As part of a broader government effort to improve food safety, the Food and Drug Administration (FDA) is spot testing frozen berries because of concerns over hepatitis A virus (HAV), The New Food Economy reports.

In fact, frozen berries have been implicated in four major outbreaks of illness in the United States since the late ’90s. That includes three hepatitis A outbreaks, which caused 405 illnesses and 53 hospitalizations, and one norovirus outbreak that resulted in 136 illnesses. In addition, five years ago, Europe saw a major hepatitis A outbreak linked to frozen berries that sickened nearly 1,500 people.

Experts say each outbreak was likely spread via contaminated water or workers with the virus who didn’t wash their hands properly. Unlike cooking, freezing does not typically kill viruses such as hepatitis A or norovirus on foods, which is a problem because many people eat berries raw.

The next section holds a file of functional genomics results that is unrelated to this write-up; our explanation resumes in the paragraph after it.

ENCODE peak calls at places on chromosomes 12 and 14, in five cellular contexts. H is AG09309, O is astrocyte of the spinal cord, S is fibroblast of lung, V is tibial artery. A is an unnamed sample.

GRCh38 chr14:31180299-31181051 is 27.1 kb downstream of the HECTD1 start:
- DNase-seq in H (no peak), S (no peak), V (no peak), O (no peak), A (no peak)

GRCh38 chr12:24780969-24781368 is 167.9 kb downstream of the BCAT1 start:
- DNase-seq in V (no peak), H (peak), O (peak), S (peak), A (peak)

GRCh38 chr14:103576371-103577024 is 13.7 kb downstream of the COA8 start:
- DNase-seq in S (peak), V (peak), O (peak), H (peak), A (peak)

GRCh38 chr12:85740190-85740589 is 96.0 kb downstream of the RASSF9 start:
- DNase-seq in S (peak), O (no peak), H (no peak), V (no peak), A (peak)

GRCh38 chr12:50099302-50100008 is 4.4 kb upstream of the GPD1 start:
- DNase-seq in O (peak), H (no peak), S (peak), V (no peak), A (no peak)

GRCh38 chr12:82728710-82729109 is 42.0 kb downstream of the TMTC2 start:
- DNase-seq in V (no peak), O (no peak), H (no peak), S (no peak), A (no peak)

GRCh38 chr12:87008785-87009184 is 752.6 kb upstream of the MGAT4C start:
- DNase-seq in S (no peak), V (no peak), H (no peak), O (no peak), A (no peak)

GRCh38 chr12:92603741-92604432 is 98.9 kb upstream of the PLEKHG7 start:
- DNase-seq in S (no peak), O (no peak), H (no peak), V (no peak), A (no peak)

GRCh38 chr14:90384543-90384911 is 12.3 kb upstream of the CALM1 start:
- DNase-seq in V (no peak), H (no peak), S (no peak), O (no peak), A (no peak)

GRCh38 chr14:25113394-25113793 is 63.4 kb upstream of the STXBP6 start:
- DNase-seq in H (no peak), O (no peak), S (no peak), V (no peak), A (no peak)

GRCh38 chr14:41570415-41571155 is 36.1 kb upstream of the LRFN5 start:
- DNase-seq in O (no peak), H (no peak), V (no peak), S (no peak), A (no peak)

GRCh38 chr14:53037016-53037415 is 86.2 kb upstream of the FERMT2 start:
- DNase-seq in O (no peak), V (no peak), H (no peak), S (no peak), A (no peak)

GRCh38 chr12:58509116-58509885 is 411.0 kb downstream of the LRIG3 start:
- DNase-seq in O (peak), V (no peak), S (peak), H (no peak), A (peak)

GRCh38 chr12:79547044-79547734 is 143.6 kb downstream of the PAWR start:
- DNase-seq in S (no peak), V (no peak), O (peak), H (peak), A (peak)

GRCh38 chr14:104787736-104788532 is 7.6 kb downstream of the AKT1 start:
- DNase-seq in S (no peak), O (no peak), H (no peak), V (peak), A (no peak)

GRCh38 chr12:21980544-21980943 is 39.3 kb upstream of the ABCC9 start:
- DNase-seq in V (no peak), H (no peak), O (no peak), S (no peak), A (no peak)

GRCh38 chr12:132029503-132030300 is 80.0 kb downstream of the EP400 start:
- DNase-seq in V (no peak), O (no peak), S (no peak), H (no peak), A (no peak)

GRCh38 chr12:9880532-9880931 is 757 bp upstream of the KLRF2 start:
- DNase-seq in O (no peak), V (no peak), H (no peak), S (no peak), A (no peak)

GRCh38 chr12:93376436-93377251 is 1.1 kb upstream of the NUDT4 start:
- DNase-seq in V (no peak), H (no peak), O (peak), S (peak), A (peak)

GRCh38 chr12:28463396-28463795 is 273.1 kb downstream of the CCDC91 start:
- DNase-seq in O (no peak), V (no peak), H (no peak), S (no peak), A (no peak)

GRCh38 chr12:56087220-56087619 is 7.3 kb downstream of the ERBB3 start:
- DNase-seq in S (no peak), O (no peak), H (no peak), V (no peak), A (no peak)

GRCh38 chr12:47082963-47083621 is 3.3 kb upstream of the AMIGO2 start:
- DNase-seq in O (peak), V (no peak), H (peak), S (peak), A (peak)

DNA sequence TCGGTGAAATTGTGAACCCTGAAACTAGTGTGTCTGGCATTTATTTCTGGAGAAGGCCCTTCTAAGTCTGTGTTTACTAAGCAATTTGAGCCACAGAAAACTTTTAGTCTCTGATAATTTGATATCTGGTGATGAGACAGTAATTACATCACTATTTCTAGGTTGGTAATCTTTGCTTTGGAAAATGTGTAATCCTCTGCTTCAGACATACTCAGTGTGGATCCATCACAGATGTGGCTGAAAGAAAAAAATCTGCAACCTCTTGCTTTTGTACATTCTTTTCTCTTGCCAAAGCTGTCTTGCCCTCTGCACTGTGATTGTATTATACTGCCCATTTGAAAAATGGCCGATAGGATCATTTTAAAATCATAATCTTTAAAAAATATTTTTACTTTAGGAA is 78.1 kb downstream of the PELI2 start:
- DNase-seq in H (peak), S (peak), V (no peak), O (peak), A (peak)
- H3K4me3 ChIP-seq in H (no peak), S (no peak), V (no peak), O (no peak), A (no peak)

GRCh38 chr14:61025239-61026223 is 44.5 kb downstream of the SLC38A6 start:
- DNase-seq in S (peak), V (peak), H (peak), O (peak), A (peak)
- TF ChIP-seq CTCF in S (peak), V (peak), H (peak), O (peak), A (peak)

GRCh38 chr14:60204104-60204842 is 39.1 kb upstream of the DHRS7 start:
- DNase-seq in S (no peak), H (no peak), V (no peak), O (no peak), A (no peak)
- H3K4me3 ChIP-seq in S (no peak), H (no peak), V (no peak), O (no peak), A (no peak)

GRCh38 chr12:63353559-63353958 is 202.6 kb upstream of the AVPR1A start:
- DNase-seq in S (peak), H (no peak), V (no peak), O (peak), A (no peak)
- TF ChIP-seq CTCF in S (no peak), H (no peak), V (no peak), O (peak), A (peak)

The FDA’s new sampling program, set to last 18 months, is part of a broader effort by the government agency to use targeted testing to improve food safety across the country. The agency kicked off its efforts with raw milk cheese, whole avocados, sprouts, cucumbers, fresh herbs and guacamole, which are also commonly linked to foodborne outbreaks, before moving on to frozen berries in November.

Moving forward, the FDA will test hundreds of berry samples taken from imports and exports at every point along the U.S. supply chain in order to identify overlooked patterns in the transmission of bacteria––for example, packing methods or regional risks.

To learn more about frozen berries and their history with hepatitis A transmission, click here.